• (6,7)

    total flux density and error,

  • (8,9)

    peak flux density and error,

  • (10)

    combined bandwidth and time smearing correction factor for the peak flux density,

  • (11)

    local rms noise,

  • (12)

    source type (point source or extended),

  • (13)

    PyBDSF source structure code (S/M).

Additionally, the catalog contains three flags not shown in Table 2. These flags follow the naming convention by Williams et al. (2016) as follows:

  • (13)

    Flag edge, when equals to 1 indicates an object that is located close to or in a facet edge, which could result in some flux loss.

  • (14)

    Flag artifact, this flag indicate if an object is a calibration artifact: a value of “1” signifies a source that is probably an artifact, and “2” signifies that is surely an artifact.

  • (15)

    Flag merged, when equal to 1 indicates a large diffuse source whose separate components are merged into a single one according to a visual inspection.

5. Source counts

5.1. Size distribution and resolution bias

Following Prandoni et al. (2001), we use estimate an upper limit Θlim for the angular size that a source of given flux can have before its peak flux falls below our detection threshold (5σ). This upper limit is defined as a function of the total flux density:

where Θmax is obtained utilizing Eq. (1) and Θmin, the minimum angular size that is reliably resolved, can be derived combining Eqs. (1) and (2). The constraint provided by Θmin takes into account the finite size of the synthesized beam and ensures that Θlim does not become unphysical (Θmax → 0 at low S/Ns). Sources with sizes > Θmax will remain undetected and the resulting catalog will be incomplete, whereas for sources with sizes < Θmin the deconvolution is not reliable. This systematic effect is called resolution bias. The range of possible values for the Θmax and Θmin according to our rms levels are indicated by the green and yellow, respectively, shaded lines in Fig. 13. To define the rms levels, we consider minimum and maximum noise values in our map. As shown in Fig. 6, 90 percent of the total area has approximately σ ≲ 140 μJy. This value can thus be considered as representative of the maximum noise value. For the minimum noise value, we take the central rms noise in our map that is about σ ∼ 55 μJy. The (deconvolved) size distribution of our sources is shown in Fig. 13. As expected our sources tend to be smaller than the maximum allowed sizes.

thumbnail Fig. 13.

Angular size (deconvolved geometric mean) for LOFAR sources as function of their total flux density. The range of possible values for the maximum and minimum detectable angular sizes corresponding to the rms range in our mosaic (55 − 140 μJy) are indicated by the green and yellow lines, respectively. All unresolved sources are located in the plane Θ = 0, and the median source sizes for our sample are shown by purple points. The red line indicates the median of the Windhorst et al. (1990) functions, the blue line represents the same function increased by a normalization factor of 2.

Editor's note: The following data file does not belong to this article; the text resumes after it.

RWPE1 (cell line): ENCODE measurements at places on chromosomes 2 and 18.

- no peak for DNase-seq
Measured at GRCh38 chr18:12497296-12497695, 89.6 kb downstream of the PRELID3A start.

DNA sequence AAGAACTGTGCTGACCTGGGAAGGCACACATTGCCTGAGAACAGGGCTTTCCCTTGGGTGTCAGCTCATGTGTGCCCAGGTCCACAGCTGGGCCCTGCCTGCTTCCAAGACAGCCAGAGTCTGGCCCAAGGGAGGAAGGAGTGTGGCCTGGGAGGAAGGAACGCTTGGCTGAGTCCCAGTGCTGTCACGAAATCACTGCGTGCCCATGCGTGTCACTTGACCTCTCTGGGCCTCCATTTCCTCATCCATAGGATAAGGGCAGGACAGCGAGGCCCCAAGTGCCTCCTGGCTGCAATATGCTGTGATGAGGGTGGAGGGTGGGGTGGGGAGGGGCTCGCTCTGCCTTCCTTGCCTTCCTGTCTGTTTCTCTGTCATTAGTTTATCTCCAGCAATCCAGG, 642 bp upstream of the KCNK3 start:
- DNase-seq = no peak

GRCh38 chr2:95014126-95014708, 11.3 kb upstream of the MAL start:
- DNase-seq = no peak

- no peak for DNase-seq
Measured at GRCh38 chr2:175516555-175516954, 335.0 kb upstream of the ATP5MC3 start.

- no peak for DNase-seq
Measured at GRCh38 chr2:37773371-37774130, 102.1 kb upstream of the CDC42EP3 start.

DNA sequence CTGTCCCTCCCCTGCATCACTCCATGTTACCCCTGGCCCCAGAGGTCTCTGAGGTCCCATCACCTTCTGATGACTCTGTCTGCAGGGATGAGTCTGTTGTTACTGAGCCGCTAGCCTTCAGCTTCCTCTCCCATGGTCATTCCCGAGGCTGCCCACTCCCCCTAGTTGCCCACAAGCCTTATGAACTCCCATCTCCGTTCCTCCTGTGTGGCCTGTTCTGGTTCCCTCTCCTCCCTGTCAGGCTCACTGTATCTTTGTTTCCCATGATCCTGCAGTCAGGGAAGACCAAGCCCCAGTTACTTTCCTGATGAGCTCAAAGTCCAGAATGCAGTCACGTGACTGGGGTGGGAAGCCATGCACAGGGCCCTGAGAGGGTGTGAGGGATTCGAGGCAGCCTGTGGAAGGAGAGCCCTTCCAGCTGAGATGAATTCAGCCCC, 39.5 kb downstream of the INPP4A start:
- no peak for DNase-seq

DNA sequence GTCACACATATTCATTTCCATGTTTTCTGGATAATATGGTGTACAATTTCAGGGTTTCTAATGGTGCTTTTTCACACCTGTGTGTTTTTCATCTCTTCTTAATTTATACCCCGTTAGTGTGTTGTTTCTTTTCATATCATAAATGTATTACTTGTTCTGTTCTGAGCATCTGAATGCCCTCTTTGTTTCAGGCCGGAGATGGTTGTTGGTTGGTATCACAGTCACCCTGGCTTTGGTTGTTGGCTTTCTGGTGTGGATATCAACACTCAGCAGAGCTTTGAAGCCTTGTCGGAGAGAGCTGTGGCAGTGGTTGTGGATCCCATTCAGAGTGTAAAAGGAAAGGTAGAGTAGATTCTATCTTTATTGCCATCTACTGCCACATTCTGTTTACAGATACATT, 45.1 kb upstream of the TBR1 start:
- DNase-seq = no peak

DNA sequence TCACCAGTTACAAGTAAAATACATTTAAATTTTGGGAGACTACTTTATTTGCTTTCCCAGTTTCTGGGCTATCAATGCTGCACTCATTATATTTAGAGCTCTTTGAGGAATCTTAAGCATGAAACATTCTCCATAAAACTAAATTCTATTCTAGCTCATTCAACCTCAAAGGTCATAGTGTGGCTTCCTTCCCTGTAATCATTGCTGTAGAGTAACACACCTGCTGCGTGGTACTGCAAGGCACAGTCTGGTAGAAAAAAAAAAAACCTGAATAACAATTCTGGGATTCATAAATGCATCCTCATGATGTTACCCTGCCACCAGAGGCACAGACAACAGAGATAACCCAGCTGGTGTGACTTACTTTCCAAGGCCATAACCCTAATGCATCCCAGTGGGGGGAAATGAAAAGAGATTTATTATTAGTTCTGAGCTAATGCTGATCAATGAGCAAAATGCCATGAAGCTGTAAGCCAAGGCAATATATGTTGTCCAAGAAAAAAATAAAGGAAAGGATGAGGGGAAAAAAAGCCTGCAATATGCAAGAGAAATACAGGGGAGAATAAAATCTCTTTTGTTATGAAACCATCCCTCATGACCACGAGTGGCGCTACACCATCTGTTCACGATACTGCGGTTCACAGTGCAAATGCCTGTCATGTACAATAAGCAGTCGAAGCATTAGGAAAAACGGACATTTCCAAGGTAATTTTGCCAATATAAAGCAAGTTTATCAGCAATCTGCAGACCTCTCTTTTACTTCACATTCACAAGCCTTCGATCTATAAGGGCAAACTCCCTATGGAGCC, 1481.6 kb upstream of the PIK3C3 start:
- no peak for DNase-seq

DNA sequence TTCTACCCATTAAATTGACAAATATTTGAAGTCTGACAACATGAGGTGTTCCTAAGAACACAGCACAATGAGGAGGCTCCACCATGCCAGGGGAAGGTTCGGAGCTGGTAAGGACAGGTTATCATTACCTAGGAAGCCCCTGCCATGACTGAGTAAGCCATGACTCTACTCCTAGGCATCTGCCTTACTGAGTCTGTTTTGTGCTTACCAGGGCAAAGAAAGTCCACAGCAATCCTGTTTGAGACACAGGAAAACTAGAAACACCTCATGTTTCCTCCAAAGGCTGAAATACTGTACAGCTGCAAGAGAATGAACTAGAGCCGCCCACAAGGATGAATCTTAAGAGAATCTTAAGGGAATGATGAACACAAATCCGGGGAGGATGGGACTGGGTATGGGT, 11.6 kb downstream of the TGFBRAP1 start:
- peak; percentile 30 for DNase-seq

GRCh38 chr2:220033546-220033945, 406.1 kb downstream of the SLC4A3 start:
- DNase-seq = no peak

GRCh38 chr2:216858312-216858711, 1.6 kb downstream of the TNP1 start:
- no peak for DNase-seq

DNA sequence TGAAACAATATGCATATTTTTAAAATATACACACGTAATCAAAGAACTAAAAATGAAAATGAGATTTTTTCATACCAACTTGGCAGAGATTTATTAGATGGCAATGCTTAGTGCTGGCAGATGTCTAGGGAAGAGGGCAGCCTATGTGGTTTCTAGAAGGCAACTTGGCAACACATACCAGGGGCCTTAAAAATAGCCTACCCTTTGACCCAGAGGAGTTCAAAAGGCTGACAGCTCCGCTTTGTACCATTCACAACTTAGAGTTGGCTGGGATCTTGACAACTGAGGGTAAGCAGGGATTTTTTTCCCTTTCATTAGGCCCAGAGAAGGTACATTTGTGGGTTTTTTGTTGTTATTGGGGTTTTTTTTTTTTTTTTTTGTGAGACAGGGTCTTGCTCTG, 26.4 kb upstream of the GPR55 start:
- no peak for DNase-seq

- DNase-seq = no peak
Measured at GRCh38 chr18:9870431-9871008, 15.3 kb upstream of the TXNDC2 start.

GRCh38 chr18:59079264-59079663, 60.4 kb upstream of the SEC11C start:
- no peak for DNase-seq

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A good knowledge of the angular size distribution of our LOFAR sources is critical for a correct determination of the resolution bias in our survey. Particularly, at low-frequencies the sources can be more extended, and the size distribution can be different from that estimated in GHz surveys (Williams et al. 2016; Mahony et al. 2016). In Fig. 13, we compare the median of the angular size for our sample (purple points) with the average of the two median size relations proposed by Windhorst et al. (1990, 1993) for 1.4 GHz surveys:

after scaling them to 150 MHz using a spectral index of α  =   − 0.7 (Smolčić et al. 2017a; red solid lines). It is clear that our sources have larger median deconvolved angular sizes than those predicted by the Windhorst relations. A similar trend was found by Mahony et al. (2016) and Williams et al. (2016) in their analysis of LOFAR observations. These authors proposed to modify the Windhorst relations by increasing the normalization by factor of 2 (blue solid line) to obtain a better fit to the median angular sizes for their sources. A close examination to the median source sizes in our sample indicates that this modification indeed provides a good fit to our data. Therefore, we employ this relation to account for the resolution effects in our catalog.

To correct the source counts for the incompleteness due to the resolution bias we need to determine the true integral angular size distribution of radio sources as a function of the total flux density. Windhorst et al. (1990) reported a exponential form for the true angular size distribution:

(3)

with a = −ln(2) and b = 0.62. To determine the unbiased integral size distribution from our sample, we need to select sources in a total flux density range that is not affected by the resolution bias. For this purpose, we choose the flux density range 10 mJy <  ST <  25 mJy. The reason for choosing this flux density range is two fold. First, the number of reliably deconvolved sources in this range is 93 percent, and second to determine the integral size distribution with a large statistical sample that is close as possible to our 5σ detection threshold. In Fig. 14 (left panel), we compare the integral size distribution (solid black line) for sources in our catalog with flux densities in the range 10 mJy <  S150 MHz <  25 mJy with the 1.4 GHz relations proposed by Windhorst scaled to 150 MHz using a spectral index of α = −0.7. We find that the scaled Windhorst relations are a good represention of the integral size distribution for Θ ≲ 5″ sources, which correspond to a fraction of 80 percent in our Boötes catalog.

thumbnail Fig. 14.